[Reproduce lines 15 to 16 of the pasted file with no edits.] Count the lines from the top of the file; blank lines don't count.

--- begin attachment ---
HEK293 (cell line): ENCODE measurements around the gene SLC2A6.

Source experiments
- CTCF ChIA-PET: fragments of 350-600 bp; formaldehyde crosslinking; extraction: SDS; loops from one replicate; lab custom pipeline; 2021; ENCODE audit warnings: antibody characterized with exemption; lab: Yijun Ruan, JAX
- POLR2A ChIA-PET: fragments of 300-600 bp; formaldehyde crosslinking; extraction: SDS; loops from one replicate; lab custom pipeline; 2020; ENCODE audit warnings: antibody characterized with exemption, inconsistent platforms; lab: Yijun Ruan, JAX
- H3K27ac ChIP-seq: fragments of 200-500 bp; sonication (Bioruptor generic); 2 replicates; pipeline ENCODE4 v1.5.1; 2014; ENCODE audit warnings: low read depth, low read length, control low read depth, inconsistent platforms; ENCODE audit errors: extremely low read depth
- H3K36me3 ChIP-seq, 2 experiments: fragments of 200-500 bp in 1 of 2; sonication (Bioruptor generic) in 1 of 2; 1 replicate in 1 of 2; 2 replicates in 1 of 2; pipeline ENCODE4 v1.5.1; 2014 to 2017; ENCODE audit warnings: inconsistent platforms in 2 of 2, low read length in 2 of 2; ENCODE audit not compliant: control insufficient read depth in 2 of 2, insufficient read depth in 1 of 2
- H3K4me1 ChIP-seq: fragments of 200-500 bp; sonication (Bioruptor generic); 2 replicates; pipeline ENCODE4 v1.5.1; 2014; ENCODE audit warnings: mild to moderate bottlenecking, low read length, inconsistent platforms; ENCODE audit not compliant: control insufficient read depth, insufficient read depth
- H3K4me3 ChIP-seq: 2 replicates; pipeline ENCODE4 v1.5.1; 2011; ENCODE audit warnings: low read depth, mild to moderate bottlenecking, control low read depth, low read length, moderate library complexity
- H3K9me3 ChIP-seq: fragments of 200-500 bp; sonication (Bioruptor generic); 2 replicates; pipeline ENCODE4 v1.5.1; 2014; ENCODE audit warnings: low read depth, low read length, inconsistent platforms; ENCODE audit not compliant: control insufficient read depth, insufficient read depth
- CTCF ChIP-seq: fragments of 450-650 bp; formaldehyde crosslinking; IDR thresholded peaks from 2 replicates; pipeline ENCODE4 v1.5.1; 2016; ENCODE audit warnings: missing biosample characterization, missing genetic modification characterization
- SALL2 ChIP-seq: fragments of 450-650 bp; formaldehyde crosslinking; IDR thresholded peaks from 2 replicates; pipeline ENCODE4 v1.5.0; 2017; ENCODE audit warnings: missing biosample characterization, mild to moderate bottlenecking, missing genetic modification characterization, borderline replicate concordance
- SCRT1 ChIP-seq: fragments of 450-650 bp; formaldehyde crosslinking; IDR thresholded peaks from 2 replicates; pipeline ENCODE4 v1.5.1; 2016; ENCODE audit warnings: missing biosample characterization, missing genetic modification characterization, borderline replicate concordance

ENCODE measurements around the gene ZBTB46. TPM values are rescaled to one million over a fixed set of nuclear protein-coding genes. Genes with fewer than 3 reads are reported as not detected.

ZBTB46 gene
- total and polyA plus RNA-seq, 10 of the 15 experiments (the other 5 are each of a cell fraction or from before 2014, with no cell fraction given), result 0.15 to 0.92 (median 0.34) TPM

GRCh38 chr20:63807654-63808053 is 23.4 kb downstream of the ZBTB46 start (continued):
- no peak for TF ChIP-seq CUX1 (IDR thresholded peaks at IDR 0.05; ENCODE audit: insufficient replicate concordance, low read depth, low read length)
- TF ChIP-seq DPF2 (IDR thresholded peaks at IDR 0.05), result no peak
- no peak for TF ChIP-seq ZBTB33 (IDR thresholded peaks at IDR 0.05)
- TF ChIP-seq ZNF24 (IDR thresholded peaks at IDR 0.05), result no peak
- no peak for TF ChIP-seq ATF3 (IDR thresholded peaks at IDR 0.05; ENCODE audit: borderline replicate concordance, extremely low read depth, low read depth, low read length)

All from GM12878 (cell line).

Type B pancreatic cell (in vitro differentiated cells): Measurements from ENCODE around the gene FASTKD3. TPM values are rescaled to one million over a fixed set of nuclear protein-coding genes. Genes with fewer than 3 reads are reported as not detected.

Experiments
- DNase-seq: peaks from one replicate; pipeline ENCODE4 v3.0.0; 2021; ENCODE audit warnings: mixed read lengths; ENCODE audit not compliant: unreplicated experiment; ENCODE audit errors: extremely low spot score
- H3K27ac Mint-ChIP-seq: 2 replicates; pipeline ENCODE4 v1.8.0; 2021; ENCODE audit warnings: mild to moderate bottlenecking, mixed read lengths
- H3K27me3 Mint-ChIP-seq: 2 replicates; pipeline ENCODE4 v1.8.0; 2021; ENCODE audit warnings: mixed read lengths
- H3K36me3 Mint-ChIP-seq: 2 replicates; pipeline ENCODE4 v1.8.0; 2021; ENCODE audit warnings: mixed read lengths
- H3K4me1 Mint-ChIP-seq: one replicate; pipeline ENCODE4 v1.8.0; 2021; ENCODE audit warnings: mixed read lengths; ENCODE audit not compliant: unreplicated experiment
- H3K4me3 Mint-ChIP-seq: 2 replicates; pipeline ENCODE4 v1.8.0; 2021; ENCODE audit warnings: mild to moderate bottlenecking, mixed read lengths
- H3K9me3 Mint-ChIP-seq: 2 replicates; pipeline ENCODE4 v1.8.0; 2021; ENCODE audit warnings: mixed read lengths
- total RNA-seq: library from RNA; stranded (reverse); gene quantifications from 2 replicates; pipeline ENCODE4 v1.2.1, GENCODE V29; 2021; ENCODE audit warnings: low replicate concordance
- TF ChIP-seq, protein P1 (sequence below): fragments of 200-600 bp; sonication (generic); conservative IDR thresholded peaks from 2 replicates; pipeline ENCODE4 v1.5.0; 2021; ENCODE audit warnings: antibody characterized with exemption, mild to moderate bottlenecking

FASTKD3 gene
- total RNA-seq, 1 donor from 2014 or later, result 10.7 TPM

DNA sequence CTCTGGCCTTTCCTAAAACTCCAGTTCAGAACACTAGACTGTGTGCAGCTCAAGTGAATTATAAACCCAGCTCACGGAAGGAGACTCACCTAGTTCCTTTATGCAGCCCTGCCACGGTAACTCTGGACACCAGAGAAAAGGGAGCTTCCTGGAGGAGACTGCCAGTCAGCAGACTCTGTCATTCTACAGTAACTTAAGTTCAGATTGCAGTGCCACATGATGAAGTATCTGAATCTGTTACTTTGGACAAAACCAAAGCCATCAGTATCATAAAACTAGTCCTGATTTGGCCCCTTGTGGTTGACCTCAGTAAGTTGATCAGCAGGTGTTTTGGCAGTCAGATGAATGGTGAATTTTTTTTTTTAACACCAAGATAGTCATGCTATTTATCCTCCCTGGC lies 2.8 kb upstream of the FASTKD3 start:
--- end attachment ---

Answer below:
- total and polyA plus RNA-seq, 10 of the 15 experiments (the other 5 are each of a cell fraction or from before 2014, with no cell fraction given), result 0.15 to 0.92 (median 0.34) TPM

GRCh38 chr20:63807654-63808053 is 23.4 kb downstream of the ZBTB46 start (continued):